Air Force Provides a Need

The work of Eggers and others on designs for man-carrying space vehicles had been stimulated not only by general progress in long-range rocketry but also by the growing interest of the Air Force in manned space flight. Eggers knew that ever since the war the Air Force, through the Rand Corporation, had been considering the military potential of space technology, and that since early 1956 the service had been proceeding cautiously with contract feasibility studies of manned satellites.

The impetus for these feasibility studies came from a staff meeting at the headquarters of the Air Research and Development Command (ARDC) at Baltimore, on February 15, 1956. During the course of the meeting, General Thomas S. Power, Commander of ARDC, expressed impatience with the failure of his "idea men" to propose any advanced flight systems that could be undertaken after the X-15. Work should begin now, he declared, on two or three separate approaches beyond the X-15, including a vehicle that would operate outside the atmosphere without wings. He suggested that a manned ballistic rocket might be "eventually capable of useful intercontinental military and commercial transport and cargo operation." But the main benefit of having an advanced research project underway, Power pointed out, was that the Air Force could more easily acquire funds for the "general technical work needed."42

Thus prodded into action, Power's staff quickly proposed two separate research projects. The first called for a "Manned Glide Rocket Research System" - a rocket-launched glider that would operate initially at an altitude of about 400,000 feet and a speed of mach 21. The other, termed "Manned Ballistic Rocket Research System," would be a separable manned nose cone, or capsule, the final stage of an ICBM. Such a vehicle could lead to the "quick reaction delivery of [70] high priority logistics to any place on Earth," as suggested by Power, or to a manned satellite. Power's staff argued that the manned ballistic concept offered the greater promise, because the solution to the outstanding technical problems, the most critical of which was aerodynamic heating, would result from current ICBM research and development; because existing ICBMs would furnish the booster system, so that efforts could be concentrated on the capsule; and because the ballistic vehicle possibly could be developed by 1960. Either program, however, should be pushed rapidly so that the Air Force could protect its own interests in the field of space flight!43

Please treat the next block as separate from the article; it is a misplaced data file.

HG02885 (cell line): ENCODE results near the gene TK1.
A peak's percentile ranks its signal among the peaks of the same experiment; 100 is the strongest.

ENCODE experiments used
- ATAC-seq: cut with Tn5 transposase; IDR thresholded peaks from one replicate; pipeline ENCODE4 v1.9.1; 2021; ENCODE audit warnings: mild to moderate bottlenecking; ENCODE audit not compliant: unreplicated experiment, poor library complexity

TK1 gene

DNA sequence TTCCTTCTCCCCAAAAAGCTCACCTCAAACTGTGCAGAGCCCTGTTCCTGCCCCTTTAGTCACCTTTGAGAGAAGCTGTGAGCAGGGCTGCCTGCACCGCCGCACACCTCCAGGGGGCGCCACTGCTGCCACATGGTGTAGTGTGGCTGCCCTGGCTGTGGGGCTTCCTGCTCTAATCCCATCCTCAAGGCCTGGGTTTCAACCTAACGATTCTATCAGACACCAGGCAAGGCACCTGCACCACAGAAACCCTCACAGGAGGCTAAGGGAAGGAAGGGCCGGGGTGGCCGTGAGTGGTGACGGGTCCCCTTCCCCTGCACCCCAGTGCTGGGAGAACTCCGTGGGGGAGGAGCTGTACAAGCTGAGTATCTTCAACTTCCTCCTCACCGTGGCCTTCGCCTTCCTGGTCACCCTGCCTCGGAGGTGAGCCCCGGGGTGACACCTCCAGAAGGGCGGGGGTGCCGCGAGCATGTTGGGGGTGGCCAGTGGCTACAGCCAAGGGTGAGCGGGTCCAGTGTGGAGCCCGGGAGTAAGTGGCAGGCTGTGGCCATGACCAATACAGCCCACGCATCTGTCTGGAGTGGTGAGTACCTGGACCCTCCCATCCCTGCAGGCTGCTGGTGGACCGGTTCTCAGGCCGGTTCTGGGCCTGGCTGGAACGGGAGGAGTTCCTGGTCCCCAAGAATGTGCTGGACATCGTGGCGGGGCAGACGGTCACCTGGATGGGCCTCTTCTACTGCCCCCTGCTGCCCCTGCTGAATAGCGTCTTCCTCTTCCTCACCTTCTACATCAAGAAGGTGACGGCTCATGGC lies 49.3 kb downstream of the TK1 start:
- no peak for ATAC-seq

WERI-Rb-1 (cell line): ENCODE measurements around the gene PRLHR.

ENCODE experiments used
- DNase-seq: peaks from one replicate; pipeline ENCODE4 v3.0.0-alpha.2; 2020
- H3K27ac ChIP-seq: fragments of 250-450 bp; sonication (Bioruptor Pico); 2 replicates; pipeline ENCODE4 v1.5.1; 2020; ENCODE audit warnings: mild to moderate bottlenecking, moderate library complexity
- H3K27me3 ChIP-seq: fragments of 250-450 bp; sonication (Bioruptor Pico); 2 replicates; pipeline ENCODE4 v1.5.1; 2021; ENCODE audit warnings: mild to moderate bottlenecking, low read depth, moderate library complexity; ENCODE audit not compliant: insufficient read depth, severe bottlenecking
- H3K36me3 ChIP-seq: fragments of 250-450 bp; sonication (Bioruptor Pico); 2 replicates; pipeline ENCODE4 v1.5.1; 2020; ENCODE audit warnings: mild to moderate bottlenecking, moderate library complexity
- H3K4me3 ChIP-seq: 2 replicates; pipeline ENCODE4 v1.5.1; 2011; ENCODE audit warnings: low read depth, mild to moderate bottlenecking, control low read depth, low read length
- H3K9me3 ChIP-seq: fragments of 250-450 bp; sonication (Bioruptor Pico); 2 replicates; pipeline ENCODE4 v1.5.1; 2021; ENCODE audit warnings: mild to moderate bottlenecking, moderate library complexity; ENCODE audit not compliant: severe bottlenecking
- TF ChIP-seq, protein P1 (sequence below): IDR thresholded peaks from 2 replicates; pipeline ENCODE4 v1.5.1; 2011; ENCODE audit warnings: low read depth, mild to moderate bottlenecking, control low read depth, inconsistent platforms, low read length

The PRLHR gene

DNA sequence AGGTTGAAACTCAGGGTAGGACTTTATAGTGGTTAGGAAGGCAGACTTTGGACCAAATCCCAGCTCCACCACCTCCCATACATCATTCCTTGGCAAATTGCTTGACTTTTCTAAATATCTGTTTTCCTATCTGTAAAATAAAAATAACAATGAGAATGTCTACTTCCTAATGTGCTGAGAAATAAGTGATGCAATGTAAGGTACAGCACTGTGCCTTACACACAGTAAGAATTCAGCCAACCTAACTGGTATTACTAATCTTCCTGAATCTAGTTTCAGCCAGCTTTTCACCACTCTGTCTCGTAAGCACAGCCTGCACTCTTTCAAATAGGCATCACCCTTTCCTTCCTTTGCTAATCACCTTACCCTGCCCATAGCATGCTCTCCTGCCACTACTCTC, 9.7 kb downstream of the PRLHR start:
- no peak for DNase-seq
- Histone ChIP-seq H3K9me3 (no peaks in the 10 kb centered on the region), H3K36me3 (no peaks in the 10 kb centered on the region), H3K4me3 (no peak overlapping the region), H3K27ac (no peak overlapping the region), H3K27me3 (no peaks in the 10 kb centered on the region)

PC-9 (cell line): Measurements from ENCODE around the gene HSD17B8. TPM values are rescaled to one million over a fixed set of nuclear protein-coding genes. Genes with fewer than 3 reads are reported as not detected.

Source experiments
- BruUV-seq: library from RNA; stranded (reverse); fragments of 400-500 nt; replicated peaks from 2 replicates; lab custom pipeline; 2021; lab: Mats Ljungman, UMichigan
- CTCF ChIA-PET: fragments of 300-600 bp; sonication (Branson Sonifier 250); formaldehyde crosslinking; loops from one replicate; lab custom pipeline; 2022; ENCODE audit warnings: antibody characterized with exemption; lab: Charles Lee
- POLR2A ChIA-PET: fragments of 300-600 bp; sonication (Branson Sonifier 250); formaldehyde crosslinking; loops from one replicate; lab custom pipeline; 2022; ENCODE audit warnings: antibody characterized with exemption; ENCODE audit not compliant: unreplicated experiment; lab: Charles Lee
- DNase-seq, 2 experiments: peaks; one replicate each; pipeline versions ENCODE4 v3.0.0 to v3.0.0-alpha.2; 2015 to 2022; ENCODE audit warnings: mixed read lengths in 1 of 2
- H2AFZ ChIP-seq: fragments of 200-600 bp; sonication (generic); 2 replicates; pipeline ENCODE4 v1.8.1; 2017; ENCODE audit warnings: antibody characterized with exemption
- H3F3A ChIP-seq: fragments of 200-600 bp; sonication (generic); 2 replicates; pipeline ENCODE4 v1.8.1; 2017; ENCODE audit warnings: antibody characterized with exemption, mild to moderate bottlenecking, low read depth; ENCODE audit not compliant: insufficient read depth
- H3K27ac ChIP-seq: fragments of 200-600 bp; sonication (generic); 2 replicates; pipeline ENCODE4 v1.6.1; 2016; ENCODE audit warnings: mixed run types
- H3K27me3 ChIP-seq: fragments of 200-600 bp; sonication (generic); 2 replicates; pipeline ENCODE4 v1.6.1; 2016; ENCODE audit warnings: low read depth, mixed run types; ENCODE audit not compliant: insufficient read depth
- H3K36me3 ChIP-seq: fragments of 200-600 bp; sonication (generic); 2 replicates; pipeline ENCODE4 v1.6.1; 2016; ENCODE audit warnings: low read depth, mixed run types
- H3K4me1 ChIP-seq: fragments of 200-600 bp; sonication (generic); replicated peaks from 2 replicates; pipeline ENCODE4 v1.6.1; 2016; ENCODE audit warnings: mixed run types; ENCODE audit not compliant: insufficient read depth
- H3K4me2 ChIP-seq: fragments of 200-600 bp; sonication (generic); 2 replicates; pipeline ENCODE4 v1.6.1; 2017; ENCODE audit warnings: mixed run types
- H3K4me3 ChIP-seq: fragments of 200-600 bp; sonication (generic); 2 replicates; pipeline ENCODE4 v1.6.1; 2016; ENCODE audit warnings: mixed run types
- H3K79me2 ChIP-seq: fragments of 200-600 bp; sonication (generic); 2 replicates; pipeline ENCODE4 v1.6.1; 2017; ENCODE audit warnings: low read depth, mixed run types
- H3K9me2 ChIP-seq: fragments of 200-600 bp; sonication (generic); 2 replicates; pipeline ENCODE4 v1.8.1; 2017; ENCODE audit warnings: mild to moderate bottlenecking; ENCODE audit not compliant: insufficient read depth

In March 1956, ARDC established two research projects, one for the glide rocket system, the other, known as Task 27544, for the manned ballistic capsule. ARDC planners shortly held briefings on the two proposed systems for its missile-oriented Western Development Division, in California, and for its pilot-oriented Wright Air Development Center, in Ohio. Other briefings were held for NACA representatives and for aircraft and missile contractors. Then, in October, Major George D. Colchagoff of Power's staff described the basic aspects of the two advanced systems to a classified session of the American Rocket Society's annual meeting in Los Angeles.44

Since the Weapons Systems Plans Office of ARDC Headquarters never received the $200,000 it had requested for its own feasibility studies, the command had to content itself with encouraging privately financed contractor research.45 In particular Avco, then trying to develop serviceable nose cones for the Thor and Atlas missiles, was urged to study the manned ballistic capsule. In November 1956, Avco submitted to the Research and Development Command a preliminary study embodying its conclusions on the ballistic approach to manned space flight. ARDC still was short of funds, so Avco and other corporations continued to use their own money for further investigations.46